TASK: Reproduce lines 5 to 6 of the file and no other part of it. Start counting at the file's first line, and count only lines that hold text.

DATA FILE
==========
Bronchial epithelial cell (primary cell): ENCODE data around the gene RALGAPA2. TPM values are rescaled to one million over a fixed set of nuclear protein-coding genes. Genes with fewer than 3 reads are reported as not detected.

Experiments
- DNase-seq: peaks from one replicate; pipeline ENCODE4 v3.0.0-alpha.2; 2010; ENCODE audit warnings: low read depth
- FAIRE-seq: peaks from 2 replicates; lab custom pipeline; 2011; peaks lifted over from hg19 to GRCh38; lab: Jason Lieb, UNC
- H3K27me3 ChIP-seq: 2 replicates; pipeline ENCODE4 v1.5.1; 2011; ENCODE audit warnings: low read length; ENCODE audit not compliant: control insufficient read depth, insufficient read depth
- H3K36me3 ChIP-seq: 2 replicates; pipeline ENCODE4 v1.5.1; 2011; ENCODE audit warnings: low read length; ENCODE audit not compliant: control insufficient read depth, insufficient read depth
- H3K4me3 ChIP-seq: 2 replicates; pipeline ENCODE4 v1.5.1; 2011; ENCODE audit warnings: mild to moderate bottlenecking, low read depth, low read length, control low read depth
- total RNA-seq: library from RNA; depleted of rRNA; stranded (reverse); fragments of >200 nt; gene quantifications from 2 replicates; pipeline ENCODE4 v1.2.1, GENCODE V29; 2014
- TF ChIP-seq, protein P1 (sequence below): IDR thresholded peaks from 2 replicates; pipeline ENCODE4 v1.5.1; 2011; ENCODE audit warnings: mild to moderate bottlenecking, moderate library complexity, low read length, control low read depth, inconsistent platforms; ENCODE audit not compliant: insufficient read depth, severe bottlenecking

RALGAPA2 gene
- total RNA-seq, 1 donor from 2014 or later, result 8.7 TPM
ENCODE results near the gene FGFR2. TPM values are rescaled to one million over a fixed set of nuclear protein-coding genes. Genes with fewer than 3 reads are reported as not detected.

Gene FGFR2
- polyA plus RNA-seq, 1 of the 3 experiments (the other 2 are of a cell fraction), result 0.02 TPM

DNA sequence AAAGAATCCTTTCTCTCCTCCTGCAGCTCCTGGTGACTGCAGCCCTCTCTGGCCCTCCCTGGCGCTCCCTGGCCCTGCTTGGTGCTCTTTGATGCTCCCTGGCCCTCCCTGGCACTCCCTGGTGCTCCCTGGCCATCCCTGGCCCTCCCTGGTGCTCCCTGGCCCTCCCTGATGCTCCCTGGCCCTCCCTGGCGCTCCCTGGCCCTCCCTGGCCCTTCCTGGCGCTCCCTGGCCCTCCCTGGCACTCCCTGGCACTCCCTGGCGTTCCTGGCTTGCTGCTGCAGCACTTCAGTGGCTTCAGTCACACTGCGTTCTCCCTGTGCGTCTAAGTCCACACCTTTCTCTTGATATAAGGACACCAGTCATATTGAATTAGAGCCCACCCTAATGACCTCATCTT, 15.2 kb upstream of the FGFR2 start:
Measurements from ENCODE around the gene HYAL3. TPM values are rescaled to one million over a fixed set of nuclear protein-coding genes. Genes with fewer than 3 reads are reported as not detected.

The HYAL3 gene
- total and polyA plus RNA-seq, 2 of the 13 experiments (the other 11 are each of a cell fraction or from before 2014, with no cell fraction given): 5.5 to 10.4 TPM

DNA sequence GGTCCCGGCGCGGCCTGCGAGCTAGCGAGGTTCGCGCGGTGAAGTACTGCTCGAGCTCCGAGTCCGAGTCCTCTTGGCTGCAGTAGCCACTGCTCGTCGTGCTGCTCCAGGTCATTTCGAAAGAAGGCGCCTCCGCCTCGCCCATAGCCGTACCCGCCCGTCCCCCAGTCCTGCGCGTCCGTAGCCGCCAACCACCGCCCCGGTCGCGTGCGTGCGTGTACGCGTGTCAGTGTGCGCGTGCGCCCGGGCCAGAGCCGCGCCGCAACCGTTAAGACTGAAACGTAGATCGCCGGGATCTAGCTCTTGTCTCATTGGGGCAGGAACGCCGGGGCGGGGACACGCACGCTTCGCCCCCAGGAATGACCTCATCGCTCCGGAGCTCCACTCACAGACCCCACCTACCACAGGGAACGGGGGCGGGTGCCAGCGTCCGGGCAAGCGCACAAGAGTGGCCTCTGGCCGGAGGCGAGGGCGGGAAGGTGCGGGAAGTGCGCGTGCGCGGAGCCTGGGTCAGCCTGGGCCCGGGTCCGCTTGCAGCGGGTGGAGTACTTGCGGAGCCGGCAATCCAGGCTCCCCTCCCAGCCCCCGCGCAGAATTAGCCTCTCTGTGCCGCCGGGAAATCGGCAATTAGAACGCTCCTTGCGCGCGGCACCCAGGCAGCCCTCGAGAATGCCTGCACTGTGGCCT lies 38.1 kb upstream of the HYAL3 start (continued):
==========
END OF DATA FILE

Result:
- H3K27me3 ChIP-seq: 2 replicates; pipeline ENCODE4 v1.5.1; 2011; ENCODE audit warnings: low read length; ENCODE audit not compliant: control insufficient read depth, insufficient read depth
- H3K36me3 ChIP-seq: 2 replicates; pipeline ENCODE4 v1.5.1; 2011; ENCODE audit warnings: low read length; ENCODE audit not compliant: control insufficient read depth, insufficient read depth